Visitors who do not possess a military ID should enter Schofield through Lyman Gate on Kunia Road, where they will be subject to an installation security background check. All vehicle occupants 16 years of age and older must present a valid state or government photo ID, and the vehicle driver must provide a current driver’s license, vehicle registration, proof of insurance and safety check.Governor’s Memorial Day Ceremony1 p.m. at Hawaii State Veterans Cemetery

The program begins at 12:45 p.m. with a musical prelude by the 111th Army Band of the Hawaii Army National Guard, followed by a conch shell opening featuring Kahu Manu Mook. The parade of flags and presentation of lei will be carried out by various veterans’ organizations. Office of Veteran Services Director, Ronald P. Han Jr., will serve as the master of ceremonies. Mrs. Tomoko Hotema will sing the National Anthem and Hawaii Ponoi. Kahu Kekapa Lee will provide the invocation and benediction. Gov. Ige will provide the keynote Memorial Day address with State Adjutant General Brig. Gen. Logan giving the welcoming remarks. Gov. Ige and Brig. Gen. Logan will present the state wreath at the Memorial Plaza Monument. Thereafter, U.S. Pacific Command and senior commanders representing each military service will also present a wreath. A rifle salute will be performed by the Hawaii Air National Guard’s Honor Guard followed by TAPS by the 111th Army Band. Civilian attendees are asked to wear aloha attire. Military attendees are asked to dress in Class B or equivalent attire.


Memorial Day events scheduled for Sunday, May 24:17th Annual Roll Call of Honor in Remembrance Ceremony10 a.m. at National Memorial Cemetery of the Pacific

The Pacific American Foundation holds the annual ceremony the day before Memorial Day to honor and respect all Pacific American veterans for their past and continuing service. U.S. Sen. Brian Schatz will be the keynote speaker.26th annual Memorial Day Observance10 a.m. at Waikiki War Memorial Natatorium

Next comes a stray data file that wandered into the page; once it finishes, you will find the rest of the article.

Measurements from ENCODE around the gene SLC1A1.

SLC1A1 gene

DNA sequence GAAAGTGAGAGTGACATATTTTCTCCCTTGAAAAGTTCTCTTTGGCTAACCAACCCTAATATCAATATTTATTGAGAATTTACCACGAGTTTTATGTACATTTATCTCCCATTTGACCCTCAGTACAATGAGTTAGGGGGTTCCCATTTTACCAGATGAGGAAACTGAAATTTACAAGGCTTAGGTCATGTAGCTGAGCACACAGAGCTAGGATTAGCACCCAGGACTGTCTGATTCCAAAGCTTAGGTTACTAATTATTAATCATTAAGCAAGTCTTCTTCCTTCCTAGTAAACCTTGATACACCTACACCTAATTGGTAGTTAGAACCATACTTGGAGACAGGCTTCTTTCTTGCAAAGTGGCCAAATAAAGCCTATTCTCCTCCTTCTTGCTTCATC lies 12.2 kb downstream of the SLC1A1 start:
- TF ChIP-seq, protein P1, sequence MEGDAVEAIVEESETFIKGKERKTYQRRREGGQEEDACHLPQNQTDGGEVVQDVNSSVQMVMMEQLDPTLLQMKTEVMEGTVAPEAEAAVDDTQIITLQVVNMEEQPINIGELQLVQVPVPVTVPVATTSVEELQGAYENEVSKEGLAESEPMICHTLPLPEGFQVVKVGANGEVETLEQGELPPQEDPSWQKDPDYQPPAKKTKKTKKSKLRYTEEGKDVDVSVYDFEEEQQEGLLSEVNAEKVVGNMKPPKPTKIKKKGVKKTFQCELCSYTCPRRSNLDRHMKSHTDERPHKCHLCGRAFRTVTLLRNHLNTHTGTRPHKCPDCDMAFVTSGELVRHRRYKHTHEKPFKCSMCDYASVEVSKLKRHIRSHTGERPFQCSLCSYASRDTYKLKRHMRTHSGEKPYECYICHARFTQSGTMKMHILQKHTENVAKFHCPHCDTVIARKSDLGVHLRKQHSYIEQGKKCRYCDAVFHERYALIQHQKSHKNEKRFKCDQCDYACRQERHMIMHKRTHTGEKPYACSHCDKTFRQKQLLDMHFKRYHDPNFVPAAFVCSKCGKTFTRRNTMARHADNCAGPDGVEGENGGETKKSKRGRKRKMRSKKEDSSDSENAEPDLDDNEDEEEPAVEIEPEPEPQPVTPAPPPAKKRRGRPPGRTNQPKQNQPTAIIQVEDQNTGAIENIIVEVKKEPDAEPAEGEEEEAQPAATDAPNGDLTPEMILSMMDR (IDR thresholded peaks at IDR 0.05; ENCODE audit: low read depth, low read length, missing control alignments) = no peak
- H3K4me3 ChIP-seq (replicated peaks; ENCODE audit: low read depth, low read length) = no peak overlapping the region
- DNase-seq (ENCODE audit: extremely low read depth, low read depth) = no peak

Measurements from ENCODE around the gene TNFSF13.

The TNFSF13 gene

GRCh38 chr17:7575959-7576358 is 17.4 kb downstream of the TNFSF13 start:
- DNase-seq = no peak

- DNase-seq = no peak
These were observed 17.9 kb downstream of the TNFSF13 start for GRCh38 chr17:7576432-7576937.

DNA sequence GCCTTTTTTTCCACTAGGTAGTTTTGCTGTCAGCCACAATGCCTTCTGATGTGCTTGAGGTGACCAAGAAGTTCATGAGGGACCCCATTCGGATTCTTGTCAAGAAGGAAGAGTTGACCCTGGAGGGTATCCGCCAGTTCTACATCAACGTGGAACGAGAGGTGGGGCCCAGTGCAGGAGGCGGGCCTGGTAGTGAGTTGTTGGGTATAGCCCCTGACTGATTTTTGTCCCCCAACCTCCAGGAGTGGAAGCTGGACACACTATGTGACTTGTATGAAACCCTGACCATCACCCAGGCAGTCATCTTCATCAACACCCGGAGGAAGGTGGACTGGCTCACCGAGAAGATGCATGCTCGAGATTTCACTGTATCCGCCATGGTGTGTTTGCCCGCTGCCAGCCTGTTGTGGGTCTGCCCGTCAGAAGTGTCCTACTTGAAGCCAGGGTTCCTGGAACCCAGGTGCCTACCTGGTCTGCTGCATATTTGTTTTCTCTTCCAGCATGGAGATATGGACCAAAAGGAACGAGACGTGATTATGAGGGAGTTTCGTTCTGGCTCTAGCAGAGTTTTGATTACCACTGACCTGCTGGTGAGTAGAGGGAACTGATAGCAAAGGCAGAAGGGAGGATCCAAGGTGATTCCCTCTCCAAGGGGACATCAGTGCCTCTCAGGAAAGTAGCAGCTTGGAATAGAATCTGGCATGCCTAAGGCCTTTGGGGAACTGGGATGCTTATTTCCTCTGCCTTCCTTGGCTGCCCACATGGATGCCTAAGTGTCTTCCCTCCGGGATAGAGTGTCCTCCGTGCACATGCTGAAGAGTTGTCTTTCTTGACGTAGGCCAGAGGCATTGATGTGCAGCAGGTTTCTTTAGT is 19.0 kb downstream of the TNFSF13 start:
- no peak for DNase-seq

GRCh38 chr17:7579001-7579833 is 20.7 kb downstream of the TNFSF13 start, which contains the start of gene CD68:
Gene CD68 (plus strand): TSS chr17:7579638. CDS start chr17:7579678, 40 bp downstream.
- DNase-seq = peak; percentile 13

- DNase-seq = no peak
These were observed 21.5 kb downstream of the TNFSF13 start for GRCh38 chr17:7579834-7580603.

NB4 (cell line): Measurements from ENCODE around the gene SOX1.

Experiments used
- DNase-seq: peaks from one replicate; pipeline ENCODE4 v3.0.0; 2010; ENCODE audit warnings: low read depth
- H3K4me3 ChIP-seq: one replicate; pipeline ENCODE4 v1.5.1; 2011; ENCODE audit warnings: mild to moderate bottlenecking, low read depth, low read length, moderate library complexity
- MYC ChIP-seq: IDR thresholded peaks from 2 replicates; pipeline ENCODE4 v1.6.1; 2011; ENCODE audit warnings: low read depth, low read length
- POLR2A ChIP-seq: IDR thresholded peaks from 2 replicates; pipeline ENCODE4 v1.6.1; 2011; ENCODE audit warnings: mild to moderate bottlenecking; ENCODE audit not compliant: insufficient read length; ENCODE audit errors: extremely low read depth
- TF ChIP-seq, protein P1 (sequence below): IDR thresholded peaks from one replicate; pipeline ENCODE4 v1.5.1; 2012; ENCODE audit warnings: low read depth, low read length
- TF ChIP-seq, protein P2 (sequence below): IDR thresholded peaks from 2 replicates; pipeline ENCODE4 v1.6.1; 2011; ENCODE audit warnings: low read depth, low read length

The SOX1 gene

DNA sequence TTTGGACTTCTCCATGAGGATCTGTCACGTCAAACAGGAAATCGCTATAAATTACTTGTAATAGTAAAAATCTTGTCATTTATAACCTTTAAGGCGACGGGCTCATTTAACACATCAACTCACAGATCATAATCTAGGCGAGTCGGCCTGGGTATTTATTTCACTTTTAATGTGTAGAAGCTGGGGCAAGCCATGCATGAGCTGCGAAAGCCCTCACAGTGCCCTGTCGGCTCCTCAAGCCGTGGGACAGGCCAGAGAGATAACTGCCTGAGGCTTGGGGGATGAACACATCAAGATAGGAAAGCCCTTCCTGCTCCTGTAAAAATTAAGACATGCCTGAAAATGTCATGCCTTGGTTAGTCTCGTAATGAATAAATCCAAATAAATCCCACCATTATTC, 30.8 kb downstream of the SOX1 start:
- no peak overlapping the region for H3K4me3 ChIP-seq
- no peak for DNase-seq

This year’s theme is “Imua i ka Ho’omana’o” (“Forward in the Spirit of Remembrance”) and pays special tribute to 10,000 from Hawaii who volunteered nearly a century ago for service in World War I. Held at Hawaii’s official World War I monument, the ceremony will include a 21-gun salute, the bugle call of Taps, hula and other performances in honor of the occasion. The keynote speaker will be U.S. Rep. Tulsi Gabbard, who is one of the first female combat veterans to serve in Congress. Betsy Merritt, Washington-based deputy general counsel and leader of the legal advocacy program at the National Trust for Historic Preservation, will also speak.Memorial Day Eve Candlelight Ceremony5:30 p.m. at National Memorial Cemetery of the Pacific

The event begins with the arrival of about 300 motorcycle riders symbolically participating in a “Hawaii’s version” of Rolling Thunder XXVI to honor all American Prisoners of War and those Missing-In-Action. It will also feature a performance by the Marine Forces Pacific Band, a flyover by volunteers piloting various vintage aircraft performing the Missing Man Formation, wreath presentations, candle lighting, a rifle salute and Taps. It is organized by members of the Oahu Veterans Council in cooperation with the American-Vietnamese Coalition of Hawaii and other veterans’ organizations.